She has just completed the music for a 2009 film called Lesbian Vampire Killers. "It's the funniest film I've ever worked on, from the team behind [Bafta-winning sitcom] Gavin And Stacey," she says by way of reassurance. "The music is real comedy-horror action, fun and full-on."
A good soundtrack, she says, should leave the composer feeling drained. "Sometimes writing music for a documentary or a challenging programme does leave you feeling emotionally exhausted. But it definitely brings good music out of you."
The key, she reveals, is to find a hook, a piece of music that will grab the listener. With a mastery of so many genres, from tragedies to comedies, could she stray into a completely different area? Could she, say, pen a U2- or Radiohead-style rock song?
"Well," she considers, "you've picked two bands with very individual voices. Of course I could emulate what they do and write something similar. But the art of my job is to maintain my own style and use my own inspiration. Why copy other artists when they do it themselves?"
One of Wiseman's latest projects is an album called Different Voices. Described as "a young person's guide to the orchestra", it is a sort of latter-day fairy tale that tells the story of a group of children fighting to save their local park from an evil developer. With music composed and conducted by Wiseman, lyrics by Don Black and narration by Stephen Fry - making it an all-Jewish affair - the underlying purpose of the live concert recording, performed by the Royal Philharmonic Orchestra, is to "introduce young people to a full symphony orchestra".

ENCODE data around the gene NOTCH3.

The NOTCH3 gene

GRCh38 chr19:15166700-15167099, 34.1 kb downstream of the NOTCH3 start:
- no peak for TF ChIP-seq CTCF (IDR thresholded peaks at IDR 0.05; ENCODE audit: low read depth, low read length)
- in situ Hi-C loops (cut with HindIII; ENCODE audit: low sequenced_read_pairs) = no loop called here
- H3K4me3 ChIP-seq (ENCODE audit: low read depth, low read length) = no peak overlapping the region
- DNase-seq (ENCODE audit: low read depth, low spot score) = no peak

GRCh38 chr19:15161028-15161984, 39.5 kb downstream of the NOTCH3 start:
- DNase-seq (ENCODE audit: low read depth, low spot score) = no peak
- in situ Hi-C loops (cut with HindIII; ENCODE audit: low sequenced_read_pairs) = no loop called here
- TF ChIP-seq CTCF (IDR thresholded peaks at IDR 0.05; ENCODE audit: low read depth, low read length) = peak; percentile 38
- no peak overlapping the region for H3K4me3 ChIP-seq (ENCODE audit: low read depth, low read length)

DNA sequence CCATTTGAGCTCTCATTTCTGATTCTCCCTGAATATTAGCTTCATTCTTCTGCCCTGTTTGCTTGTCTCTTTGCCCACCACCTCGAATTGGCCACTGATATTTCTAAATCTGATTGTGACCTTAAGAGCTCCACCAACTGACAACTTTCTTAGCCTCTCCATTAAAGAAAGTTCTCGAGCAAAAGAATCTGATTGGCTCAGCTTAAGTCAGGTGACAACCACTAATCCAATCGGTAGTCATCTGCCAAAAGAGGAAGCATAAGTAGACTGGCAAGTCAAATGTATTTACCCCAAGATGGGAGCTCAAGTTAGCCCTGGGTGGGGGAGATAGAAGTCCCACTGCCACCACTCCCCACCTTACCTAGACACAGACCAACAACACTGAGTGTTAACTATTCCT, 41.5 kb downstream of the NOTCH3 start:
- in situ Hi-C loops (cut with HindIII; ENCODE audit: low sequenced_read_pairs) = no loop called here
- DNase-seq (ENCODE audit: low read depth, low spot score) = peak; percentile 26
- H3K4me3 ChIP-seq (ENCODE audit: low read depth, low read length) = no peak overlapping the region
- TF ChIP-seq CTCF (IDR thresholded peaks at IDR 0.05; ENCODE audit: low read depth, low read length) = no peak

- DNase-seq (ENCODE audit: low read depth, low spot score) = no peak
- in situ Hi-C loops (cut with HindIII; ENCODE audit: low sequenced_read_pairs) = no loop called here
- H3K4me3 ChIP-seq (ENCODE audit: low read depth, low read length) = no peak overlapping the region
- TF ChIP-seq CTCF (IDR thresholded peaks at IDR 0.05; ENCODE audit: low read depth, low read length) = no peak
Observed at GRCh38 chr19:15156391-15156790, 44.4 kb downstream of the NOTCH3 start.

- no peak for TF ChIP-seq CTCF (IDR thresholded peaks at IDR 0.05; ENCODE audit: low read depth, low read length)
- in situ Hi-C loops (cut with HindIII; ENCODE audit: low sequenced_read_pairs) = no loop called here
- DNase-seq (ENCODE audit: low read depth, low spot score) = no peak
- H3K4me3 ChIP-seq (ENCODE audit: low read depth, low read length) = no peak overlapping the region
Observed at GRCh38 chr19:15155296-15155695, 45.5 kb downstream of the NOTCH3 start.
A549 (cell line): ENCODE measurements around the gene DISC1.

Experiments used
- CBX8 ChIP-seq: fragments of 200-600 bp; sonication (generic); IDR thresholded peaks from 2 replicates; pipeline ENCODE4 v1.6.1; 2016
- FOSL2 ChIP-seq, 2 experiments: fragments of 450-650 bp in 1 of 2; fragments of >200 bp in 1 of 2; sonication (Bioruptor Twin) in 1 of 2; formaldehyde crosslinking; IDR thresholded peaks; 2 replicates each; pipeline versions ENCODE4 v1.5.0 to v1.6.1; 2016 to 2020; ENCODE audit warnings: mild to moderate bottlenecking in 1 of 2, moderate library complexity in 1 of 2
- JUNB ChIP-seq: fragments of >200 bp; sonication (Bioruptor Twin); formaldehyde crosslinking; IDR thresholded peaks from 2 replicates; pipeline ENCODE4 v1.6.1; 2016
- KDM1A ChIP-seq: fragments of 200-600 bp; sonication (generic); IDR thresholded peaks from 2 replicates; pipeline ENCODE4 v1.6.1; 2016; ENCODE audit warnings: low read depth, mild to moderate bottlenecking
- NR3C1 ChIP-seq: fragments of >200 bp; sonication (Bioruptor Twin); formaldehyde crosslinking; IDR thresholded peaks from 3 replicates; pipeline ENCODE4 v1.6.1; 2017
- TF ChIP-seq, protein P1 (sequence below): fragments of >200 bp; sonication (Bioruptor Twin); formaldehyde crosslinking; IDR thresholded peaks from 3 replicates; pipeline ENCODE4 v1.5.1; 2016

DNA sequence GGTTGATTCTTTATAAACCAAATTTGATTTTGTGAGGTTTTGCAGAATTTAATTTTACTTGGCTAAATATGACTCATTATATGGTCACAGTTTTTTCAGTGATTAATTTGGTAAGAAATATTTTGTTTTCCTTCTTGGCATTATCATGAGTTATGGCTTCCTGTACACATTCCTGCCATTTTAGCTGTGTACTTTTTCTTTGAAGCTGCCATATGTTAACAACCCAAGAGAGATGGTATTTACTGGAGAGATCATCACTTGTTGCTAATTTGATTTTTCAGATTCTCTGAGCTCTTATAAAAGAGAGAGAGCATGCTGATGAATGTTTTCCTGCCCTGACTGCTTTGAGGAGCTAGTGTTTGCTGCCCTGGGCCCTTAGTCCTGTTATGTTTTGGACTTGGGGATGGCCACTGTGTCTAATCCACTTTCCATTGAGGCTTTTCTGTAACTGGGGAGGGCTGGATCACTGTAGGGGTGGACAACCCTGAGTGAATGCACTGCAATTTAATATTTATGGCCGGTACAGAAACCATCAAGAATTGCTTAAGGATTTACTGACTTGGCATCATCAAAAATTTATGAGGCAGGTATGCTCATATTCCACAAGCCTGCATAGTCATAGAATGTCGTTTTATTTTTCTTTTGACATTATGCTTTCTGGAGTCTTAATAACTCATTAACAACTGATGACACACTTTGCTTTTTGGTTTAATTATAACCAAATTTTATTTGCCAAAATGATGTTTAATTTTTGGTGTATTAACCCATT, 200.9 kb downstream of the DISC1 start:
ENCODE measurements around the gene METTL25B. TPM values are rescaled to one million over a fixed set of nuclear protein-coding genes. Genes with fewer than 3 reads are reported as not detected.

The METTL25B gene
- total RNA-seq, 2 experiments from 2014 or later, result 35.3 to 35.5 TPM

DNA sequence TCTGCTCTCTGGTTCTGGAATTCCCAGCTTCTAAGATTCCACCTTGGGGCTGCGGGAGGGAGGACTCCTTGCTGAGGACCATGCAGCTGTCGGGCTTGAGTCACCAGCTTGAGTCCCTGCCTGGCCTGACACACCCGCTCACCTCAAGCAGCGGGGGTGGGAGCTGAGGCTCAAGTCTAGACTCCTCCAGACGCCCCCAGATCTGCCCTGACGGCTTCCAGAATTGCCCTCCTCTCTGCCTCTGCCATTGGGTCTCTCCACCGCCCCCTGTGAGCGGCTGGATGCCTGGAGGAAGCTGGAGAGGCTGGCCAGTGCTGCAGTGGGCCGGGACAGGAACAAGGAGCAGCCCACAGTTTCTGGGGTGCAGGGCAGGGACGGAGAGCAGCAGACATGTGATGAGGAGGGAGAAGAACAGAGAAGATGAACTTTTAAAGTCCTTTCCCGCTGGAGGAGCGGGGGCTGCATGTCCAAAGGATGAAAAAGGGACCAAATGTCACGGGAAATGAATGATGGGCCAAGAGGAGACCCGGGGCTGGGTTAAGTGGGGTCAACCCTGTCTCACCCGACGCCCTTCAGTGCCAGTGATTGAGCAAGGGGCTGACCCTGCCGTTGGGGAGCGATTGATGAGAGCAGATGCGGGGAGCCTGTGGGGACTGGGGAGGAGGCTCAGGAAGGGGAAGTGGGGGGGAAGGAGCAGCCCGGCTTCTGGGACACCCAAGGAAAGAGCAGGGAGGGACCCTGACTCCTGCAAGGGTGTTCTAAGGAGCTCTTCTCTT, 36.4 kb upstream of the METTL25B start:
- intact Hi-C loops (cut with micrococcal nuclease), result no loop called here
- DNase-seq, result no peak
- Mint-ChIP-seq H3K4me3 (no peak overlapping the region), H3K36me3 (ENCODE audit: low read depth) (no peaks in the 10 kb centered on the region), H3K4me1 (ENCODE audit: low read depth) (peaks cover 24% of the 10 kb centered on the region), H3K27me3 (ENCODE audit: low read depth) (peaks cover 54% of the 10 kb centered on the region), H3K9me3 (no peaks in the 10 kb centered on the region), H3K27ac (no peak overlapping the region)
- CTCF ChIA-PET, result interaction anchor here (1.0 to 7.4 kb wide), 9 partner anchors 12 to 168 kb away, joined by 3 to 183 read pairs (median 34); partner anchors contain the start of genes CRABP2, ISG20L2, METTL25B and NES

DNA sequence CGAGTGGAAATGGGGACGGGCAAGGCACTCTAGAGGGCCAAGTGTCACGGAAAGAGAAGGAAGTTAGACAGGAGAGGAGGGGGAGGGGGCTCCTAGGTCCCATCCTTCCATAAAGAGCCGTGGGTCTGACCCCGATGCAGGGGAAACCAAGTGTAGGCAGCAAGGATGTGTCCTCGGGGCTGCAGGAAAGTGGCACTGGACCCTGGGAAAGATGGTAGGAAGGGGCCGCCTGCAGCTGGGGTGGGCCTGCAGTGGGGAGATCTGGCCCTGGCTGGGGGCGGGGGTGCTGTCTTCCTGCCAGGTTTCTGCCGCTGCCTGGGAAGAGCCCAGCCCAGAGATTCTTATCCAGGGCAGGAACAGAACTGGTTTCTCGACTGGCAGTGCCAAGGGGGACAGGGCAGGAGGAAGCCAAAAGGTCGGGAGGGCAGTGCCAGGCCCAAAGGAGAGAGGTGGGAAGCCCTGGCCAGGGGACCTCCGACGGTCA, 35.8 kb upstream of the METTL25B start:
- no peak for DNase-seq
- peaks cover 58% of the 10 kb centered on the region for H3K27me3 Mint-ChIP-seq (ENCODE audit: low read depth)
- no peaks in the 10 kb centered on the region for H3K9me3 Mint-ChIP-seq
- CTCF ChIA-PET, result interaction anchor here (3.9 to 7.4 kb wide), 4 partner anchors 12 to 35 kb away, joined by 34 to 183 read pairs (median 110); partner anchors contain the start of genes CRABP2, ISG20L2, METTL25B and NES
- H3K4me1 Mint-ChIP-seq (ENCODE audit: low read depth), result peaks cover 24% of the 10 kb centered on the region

With such a busy schedule, does she ever find herself in Waitrose as a haunting, elegiac fragment of melody comes to mind?
"I do get ideas when I'm out and about," she says. "I might be in a park and I'll get an idea and have to write it down when I get home."
But she doesn't want you to get the wrong idea: composing is one per cent inspiration, and 99 percent perspiration, including painstaking, formal annotation.
"Some people think composers float around in space humming tunes to themselves, then they come back home and gently write it down, have a lovely cup of tea, put their feet up, and that's a day's work," she says. "The truth is, it's exactly the opposite of that. It's about being disciplined. Yes, it's an incredibly creative job. But you're also writing and revising all the time, with a pencil and manuscript paper, then orchestrating it with samples and keyboards so the director can review it before you go into the studio. That studio might be Abbey Road with an 80-piece orchestra, which is the most exciting, wonderful thing. But before you can get to that point, it's a lot of hard work."
Different Voices is released on September 29
Born: London, May 10, 1963
Education: Attended Henrietta Barnett school, the Trinity College of Music and later the Guildhall School
Career: Her music is heard regularly on television in series including Judge John Deed and The Inspector Lynley Mysteries. She presented the series Backtracks, about writing music for film and TV. Her film credits include Wilde, for which she won an Ivor Novello award
On her Jewish identity: "I was asked to write the music to accompany a 20-minute video about the history of the Jews. And the music came so naturally; it felt right because it's in my blood"